Prayers of the People

Second Sunday in Lent, March 17, 2019
Offered by Judith L. Watt, Associate Pastor

Great God, creator God, loving God, weeping God, we come to you completely empty, out of any kind of solutions. We come to you with the number fifty on our minds. Another fifty people added to the countless people who have been victims of terrorist, hateful, racist acts of violence and destruction. People gathering to worship you or study their ancient texts, needing your care and guidance, and searching for you in sacred places. Innocent victims, completely surprised, undeserving of death. It becomes too much for us to bear, and we find our minds disoriented and our hearts broken and our stomachs filling with increasing anxiety.

So we need you, O Lord. We need you to remind us again that death and violence is not the end of the story. We need you to remind us again that redemption comes and that the lives lost are not lost in vain but that each life lost keeps poking at us, prodding us to open our eyes to the sin of hate, that each life lost opens our hearts to crucial need in this world for love—for our love—given and shared in whatever ways we can.

So we lift up these recent victims and their families and those who were first responders, asking for miracles of your grace and a palpable sense of your presence. And we lift ourselves up to you, asking you to lead us, to lead the people of the world, to choose love rather than hate, not only with desire but with action, not only with words but with action.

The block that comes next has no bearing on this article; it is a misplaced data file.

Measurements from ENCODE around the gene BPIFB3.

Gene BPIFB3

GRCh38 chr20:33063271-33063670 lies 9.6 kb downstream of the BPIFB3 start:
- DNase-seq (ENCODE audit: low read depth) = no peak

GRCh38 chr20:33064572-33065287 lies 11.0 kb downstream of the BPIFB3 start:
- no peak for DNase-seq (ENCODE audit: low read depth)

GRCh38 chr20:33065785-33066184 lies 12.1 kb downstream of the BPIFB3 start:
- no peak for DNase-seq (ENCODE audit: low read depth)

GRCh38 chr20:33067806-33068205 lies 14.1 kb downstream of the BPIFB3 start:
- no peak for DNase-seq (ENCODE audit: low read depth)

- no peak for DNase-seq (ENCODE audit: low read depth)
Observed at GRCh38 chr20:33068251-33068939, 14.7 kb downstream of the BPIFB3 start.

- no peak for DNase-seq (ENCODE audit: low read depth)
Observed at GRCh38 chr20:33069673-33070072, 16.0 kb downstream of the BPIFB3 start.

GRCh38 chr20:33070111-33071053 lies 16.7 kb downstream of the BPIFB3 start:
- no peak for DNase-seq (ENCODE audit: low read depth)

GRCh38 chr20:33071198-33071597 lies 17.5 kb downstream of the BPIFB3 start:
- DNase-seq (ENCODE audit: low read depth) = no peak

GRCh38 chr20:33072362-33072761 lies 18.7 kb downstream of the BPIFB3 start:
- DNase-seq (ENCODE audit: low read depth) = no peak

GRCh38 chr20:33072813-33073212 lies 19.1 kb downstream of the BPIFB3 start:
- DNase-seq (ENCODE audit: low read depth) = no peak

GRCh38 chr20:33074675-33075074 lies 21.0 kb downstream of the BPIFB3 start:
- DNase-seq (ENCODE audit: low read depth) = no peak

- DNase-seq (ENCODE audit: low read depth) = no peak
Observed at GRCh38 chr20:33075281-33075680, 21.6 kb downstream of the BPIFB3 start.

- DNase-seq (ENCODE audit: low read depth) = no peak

We come to you with the worries of our own personal lives, too. We ask you to unravel the family discord some of us encounter. We pray for loved ones who are sick or unemployed. We pray for people facing the last weeks and months of life. We pray for people who are lonely. And we pray for ourselves, for each one of us, that you give us hearts of gratitude and sustain us with a powerful sense of your hand in this world. O God, we ask you now to hear us in these next few seconds of silence as we name in our hearts the people known to us who need a sign of your presence.

Thank you for putting desire in our hearts—a desire to know you, a desire to be bonded together in your Son, a desire to be better people. Thank you for the bits of faith you have given us already, for the people who have come before us and the people who will come after us, and thank you, O God, for one another. In the holy name of Jesus we pray, saying together, Our Father . . .

Prayer © Fourth Presbyterian Church


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